Stem cells are extreme: they are the most powerful cells in our body and yet they are unimaginably scarce; they exist in nearly every tissue but actually locating them is enormously challenging. We believe that stem cells have the potential to transform the way we practice medicine, while at the same time their potential application to human disease continues to spark political debates around the world. My laboratory at Stanford works on this remarkable cell, and we believe that they hold answers to some of the pressing questions about the potential for tissue healing and regeneration in our bodies. Come join us in this conversation about stem cells, and both the hype and hope that surrounds their application to medical practice.While we will be focusing on the human body, we encourage participation from those students whose fields of interest fall well outside HumBio. Engineers, artists, historians, writers, economists--all will find intersections between the course subject matter, and their own interests. In this virtual class, we¿ll be taking advantage of a number of online tools including Zoom, Canvas, and Slack. Group work will figure prominently into this course, and we¿ll discuss and agree upon team charters to facilitate those collaborations. Finally, I recognize the challenge of bringing this class into a virtual world. There are plenty of obstacles to ¿distance learning¿: You might struggle to understand an assignment. You might find it is easy to be distracted. You might have an unreliable internet. I¿m here to tell you: we¿re in this together. We¿re navigating uncharted territory here! That means we¿re going to think creatively, we¿re going to speak up when we have questions or ideas or complaints or objections. We¿re going to learn and problem-solve and create like we¿ve never learned or problem-solved or created before. And when we fail, we¿ll try again. Come join us!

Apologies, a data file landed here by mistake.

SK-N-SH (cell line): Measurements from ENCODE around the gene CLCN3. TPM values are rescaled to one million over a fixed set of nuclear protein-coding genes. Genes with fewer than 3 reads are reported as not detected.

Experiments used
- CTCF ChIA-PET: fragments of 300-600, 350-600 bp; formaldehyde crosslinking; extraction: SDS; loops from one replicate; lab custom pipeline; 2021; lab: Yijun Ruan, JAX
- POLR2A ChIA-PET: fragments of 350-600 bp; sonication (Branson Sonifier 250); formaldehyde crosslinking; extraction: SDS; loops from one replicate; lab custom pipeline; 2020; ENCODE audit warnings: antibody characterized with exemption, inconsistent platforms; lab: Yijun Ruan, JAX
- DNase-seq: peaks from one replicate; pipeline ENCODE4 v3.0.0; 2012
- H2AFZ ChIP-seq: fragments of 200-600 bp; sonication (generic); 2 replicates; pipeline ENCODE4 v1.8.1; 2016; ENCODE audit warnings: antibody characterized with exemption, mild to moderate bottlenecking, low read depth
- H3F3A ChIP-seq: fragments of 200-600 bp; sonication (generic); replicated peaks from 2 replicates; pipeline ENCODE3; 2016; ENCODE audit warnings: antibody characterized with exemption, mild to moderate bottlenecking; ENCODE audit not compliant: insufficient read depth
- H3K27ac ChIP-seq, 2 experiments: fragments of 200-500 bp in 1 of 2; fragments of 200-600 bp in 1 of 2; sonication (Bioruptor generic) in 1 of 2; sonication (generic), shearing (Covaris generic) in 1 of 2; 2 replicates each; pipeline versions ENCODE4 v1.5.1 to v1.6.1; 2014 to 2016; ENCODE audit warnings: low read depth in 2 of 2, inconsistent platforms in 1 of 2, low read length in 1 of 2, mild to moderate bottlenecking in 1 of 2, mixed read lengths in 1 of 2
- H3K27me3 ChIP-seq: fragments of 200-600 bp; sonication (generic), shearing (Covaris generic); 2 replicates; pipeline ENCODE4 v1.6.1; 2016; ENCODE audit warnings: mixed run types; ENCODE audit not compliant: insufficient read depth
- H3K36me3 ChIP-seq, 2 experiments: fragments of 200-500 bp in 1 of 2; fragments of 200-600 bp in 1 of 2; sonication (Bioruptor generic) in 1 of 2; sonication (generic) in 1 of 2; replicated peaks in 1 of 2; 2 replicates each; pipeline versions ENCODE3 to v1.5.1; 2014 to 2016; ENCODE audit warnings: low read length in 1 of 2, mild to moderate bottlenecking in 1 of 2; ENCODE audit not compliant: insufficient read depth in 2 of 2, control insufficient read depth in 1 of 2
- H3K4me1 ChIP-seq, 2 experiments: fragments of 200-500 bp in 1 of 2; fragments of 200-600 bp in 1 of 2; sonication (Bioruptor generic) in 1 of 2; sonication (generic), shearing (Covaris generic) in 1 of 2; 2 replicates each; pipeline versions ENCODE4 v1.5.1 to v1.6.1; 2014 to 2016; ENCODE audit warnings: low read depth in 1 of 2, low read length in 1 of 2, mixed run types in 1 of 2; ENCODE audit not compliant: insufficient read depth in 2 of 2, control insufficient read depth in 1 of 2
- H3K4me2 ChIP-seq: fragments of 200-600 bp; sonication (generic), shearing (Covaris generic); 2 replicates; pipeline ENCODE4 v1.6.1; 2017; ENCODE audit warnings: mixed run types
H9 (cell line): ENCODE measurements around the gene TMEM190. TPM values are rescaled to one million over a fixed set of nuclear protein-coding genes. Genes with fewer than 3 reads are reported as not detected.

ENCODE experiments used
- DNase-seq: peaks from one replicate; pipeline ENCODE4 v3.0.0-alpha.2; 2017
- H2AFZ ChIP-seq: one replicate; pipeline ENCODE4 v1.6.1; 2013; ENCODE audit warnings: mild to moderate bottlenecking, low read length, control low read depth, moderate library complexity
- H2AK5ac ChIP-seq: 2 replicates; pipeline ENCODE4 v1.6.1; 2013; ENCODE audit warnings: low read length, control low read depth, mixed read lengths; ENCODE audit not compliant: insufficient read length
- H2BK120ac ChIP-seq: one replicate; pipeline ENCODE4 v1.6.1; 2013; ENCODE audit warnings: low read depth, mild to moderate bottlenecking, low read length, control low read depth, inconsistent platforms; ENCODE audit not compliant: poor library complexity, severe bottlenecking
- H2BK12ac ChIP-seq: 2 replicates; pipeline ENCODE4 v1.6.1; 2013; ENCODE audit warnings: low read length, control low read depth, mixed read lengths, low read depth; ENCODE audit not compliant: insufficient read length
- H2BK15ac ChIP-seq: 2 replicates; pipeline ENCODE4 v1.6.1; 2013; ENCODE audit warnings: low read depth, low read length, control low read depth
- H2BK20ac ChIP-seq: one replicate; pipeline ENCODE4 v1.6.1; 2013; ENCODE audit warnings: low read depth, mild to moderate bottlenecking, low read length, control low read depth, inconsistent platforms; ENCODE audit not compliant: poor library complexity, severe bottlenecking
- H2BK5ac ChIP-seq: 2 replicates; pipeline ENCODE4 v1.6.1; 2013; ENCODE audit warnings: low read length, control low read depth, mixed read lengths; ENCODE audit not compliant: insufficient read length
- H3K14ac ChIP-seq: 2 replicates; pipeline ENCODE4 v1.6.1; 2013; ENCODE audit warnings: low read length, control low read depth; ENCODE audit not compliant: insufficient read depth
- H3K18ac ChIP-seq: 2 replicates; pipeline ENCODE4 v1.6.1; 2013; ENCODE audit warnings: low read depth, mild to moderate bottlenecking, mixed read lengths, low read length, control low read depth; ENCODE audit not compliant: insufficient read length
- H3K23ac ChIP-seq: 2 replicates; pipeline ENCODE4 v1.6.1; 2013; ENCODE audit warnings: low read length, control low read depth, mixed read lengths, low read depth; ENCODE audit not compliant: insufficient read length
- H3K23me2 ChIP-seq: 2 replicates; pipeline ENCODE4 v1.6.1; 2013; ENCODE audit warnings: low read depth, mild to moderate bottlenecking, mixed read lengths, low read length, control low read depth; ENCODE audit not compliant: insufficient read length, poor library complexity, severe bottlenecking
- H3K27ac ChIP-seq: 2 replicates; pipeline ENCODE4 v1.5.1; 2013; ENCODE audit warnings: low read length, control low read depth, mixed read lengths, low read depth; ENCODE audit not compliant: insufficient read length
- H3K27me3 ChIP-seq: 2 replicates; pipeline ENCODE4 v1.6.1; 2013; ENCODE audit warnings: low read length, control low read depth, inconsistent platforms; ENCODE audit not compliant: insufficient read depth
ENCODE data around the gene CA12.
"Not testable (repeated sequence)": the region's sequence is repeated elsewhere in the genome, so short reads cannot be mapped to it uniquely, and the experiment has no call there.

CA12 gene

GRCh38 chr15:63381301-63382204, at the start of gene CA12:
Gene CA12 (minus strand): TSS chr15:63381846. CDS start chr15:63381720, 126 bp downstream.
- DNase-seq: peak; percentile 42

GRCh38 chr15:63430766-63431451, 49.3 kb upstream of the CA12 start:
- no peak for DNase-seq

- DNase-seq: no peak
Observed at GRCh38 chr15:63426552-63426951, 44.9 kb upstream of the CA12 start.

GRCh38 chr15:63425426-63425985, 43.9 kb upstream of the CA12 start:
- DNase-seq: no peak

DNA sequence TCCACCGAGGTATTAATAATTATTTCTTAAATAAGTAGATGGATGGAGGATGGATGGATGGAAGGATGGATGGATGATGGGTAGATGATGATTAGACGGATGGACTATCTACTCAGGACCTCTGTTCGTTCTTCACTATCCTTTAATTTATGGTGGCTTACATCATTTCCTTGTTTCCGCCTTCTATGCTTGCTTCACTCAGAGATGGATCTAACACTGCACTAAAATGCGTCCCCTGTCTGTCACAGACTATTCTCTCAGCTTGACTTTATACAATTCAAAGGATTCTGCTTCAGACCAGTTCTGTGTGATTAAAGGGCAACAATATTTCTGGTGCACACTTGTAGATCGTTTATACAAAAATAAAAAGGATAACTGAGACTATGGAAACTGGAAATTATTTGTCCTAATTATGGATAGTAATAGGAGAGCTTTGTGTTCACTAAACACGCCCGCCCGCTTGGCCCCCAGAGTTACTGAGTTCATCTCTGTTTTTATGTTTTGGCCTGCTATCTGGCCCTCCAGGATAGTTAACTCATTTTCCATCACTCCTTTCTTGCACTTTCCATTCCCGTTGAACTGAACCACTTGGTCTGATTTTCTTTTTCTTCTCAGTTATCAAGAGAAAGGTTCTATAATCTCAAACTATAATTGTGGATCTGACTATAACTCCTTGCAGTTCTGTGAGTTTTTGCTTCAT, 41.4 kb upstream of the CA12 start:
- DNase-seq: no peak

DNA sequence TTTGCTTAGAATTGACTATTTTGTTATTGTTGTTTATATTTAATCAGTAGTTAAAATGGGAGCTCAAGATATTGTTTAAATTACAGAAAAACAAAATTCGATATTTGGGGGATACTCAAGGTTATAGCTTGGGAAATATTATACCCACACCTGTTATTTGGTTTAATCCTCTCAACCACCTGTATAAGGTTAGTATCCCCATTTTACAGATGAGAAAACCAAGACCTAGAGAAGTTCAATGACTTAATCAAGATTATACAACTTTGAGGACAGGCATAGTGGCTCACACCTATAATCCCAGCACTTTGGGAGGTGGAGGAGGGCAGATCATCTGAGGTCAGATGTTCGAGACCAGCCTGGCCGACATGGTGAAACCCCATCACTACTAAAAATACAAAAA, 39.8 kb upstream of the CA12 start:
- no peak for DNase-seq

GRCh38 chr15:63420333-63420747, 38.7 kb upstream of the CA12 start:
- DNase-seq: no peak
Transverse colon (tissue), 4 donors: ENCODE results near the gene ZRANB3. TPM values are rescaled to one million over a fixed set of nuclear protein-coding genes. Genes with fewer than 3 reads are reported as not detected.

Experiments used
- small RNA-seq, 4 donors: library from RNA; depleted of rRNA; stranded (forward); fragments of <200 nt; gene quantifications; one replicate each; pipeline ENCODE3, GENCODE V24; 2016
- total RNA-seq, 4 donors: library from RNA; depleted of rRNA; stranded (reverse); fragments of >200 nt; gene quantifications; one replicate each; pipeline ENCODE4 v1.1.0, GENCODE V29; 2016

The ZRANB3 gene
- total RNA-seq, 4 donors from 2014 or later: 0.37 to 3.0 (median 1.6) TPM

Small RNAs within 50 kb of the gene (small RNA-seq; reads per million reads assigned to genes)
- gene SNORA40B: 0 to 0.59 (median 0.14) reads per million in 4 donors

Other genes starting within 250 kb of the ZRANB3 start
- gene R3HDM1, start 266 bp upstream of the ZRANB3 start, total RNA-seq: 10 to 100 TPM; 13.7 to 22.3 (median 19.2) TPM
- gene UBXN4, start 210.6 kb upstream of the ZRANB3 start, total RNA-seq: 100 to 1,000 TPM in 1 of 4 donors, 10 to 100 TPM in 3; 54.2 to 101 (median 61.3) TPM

Terms: Win | Units: 4 | UG Reqs: Writing 2